Our last premarital agreement post discussed the fairness of the procedures used when a premarital agreement was signed. This post will discuss the substantive fairness of the agreement itself.
As noted previously, courts give considerably more attention to procedural fairness than to substantive unfairness. As long as fair procedures are used, the courts are willing to enforce agreements that contain considerable substantive disparity. In particular, agreements that waive the parties’ interests in substantial property, or that waive alimony completely, are often enforced in the courts, so long as they were signed freely and voluntarily.
But substantive fairness still has a role to play when the court reviews an agreement. To begin with, extreme substantive disparity can be a problem in itself. For example, if the agreement is so disparate that it leaves one spouse on public assistance, the court may not fully enforce the agreement. If the court must choose between having one spouse supported by the other and having one spouse supported by the public, it is likely to choose the former.
In addition, substantive disparity can be relevant even where it is not extreme. The courts face many cases in which it is a close question whether an agreement was fair procedurally. For example, there may be a situation where one spouse’s knowledge of the other’s assets was incomplete, or borderline pressure tactics were used, or where there is reason to doubt whether a spouse truly had a fair opportunity to obtain counsel. In these close cases, the court is more likely to enforce an agreement if the agreement is substantively fair.
Another way to state the same concept is that agreements are invalid when the level of procedural and substantive unfairness reaches critical mass. In reaching this critical mass, procedural unfairness is considerably more important that substantive unfairness, but substantive unfairness is not irrelevant. When the procedural unfairness issue is close, substantive unfairness can make the difference in determining whether an agreement is enforced.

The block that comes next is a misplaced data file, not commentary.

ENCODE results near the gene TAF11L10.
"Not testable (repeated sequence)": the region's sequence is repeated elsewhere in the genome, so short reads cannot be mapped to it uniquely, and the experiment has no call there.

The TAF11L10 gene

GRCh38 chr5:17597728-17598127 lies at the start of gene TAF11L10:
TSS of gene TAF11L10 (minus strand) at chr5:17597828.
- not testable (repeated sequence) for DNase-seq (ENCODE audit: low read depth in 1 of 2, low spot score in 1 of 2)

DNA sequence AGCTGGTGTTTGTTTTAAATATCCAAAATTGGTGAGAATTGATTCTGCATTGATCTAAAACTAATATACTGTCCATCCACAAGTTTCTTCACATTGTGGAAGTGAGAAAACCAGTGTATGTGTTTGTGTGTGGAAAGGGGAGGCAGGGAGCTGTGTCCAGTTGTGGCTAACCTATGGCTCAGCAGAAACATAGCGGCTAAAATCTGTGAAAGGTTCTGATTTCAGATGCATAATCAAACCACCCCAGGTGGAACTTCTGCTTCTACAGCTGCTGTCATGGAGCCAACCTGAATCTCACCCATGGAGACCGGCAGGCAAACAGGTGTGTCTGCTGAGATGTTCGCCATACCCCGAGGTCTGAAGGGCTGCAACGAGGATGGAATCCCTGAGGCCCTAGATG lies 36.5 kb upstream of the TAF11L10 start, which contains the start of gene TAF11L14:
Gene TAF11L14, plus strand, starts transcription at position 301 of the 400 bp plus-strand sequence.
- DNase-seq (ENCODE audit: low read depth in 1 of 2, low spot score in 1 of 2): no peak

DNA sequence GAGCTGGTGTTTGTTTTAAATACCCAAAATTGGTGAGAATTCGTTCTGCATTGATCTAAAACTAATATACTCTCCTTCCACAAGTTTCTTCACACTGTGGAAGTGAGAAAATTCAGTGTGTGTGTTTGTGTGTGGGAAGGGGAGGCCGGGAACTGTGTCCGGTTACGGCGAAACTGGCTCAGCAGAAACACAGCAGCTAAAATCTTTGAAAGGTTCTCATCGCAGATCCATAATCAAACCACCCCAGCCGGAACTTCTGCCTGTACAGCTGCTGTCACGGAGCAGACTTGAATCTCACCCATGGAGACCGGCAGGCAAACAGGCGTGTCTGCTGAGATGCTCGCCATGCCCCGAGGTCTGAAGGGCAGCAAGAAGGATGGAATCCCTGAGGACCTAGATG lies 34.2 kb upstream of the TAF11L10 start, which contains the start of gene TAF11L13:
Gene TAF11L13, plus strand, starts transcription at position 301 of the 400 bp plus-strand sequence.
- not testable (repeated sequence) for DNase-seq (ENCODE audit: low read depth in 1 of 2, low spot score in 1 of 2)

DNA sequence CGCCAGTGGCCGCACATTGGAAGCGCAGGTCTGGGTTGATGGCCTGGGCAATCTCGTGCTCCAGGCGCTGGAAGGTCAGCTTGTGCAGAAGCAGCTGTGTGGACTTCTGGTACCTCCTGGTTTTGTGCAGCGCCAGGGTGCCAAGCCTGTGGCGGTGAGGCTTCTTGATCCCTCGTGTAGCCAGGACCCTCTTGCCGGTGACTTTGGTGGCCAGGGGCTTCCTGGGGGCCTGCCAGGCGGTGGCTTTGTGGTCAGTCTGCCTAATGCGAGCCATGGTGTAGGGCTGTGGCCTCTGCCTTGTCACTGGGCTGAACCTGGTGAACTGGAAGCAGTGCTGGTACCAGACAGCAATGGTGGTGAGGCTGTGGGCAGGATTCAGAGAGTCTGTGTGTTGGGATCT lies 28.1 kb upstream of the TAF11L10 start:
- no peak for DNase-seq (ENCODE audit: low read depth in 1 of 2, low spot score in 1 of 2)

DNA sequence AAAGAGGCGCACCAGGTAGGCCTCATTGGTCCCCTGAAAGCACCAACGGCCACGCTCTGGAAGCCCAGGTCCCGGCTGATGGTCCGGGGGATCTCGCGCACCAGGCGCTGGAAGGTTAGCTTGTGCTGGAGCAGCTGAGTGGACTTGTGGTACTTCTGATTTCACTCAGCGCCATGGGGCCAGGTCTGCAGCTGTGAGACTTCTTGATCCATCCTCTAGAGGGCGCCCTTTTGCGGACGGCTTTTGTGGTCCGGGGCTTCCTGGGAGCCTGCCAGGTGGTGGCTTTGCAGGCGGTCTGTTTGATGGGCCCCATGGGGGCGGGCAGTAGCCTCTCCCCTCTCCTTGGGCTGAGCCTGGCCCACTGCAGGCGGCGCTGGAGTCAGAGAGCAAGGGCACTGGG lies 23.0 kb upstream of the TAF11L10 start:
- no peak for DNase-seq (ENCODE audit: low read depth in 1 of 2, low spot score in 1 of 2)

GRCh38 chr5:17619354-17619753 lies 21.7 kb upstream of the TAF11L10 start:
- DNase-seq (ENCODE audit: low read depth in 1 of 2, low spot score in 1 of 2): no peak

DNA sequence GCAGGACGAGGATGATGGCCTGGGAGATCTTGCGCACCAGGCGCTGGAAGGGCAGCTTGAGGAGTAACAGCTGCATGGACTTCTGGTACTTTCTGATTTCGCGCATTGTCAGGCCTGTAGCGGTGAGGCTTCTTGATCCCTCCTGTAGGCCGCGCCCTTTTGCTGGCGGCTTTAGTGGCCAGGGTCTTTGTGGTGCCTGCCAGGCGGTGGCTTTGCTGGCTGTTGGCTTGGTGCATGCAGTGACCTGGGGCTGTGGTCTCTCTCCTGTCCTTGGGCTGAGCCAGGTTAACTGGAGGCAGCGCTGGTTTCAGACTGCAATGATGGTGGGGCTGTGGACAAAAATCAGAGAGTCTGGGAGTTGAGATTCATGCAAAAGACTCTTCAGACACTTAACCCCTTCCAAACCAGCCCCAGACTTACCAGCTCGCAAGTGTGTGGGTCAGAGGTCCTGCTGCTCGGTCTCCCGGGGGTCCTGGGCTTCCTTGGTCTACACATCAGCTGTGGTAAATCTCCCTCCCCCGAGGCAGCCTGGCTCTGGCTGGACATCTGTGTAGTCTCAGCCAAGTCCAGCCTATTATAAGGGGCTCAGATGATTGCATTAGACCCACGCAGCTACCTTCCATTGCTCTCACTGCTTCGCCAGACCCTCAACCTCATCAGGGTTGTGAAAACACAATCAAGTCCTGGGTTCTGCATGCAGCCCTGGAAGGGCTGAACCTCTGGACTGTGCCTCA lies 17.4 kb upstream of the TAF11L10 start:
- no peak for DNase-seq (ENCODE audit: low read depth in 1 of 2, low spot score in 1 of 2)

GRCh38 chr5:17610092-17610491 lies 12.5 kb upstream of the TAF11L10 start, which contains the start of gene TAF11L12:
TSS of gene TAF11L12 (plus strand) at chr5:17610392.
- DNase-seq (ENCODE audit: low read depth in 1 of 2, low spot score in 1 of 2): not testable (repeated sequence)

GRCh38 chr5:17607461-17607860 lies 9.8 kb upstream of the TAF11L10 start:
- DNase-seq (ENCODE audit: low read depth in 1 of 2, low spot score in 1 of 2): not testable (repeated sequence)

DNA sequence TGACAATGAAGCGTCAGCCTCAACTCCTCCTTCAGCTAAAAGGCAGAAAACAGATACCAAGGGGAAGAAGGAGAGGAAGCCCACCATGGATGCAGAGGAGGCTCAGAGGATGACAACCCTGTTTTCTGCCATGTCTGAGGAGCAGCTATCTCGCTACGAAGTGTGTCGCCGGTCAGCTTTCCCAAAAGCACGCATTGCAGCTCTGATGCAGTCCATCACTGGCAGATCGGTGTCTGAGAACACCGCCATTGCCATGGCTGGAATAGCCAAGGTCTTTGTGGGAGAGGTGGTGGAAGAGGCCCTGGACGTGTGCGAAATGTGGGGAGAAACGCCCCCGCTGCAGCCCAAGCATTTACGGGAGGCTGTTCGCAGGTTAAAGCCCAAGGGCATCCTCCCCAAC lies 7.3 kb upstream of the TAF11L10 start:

A different concern, less tangible but still real, is the effect of a substantively unfair agreement upon the marriage itself. When a wealthier spouse asks a less wealthy spouse to sign a premarital agreement, and the agreement waives all rights of property division and support, the agreement is asking for a very substantial sacrifice. Some prospective spouses will refuse to sign such an agreement; some may even resent being asked to sign one.
Even if the other spouse initially signs such an agreement, asking for a complete waiver of rights is a powerful sign of distrust. It may not be the best note on which to start a relationship as intimate as a marriage. As the marriage continues and the value of the waived rights becomes more substantial, the resentment of the less wealthy spouse may grow.
Another specific problem is agreements that give the less wealthy spouse a materially larger financial settlement upon death than upon divorce. Taken to an extreme, if divorce starts to look likely, this sort of agreement can create a situation that uncomfortably resembles the opening chapters of a murder mystery.
An agreement that waives all marital rights can be financially attractive to the wealthier spouse. But substantively unfair agreements create risks, not only that a court will refuse to enforce the agreement, but also that the marriage may not survive and prosper. The better approach is to tailor the agreement carefully so that it benefits both parties.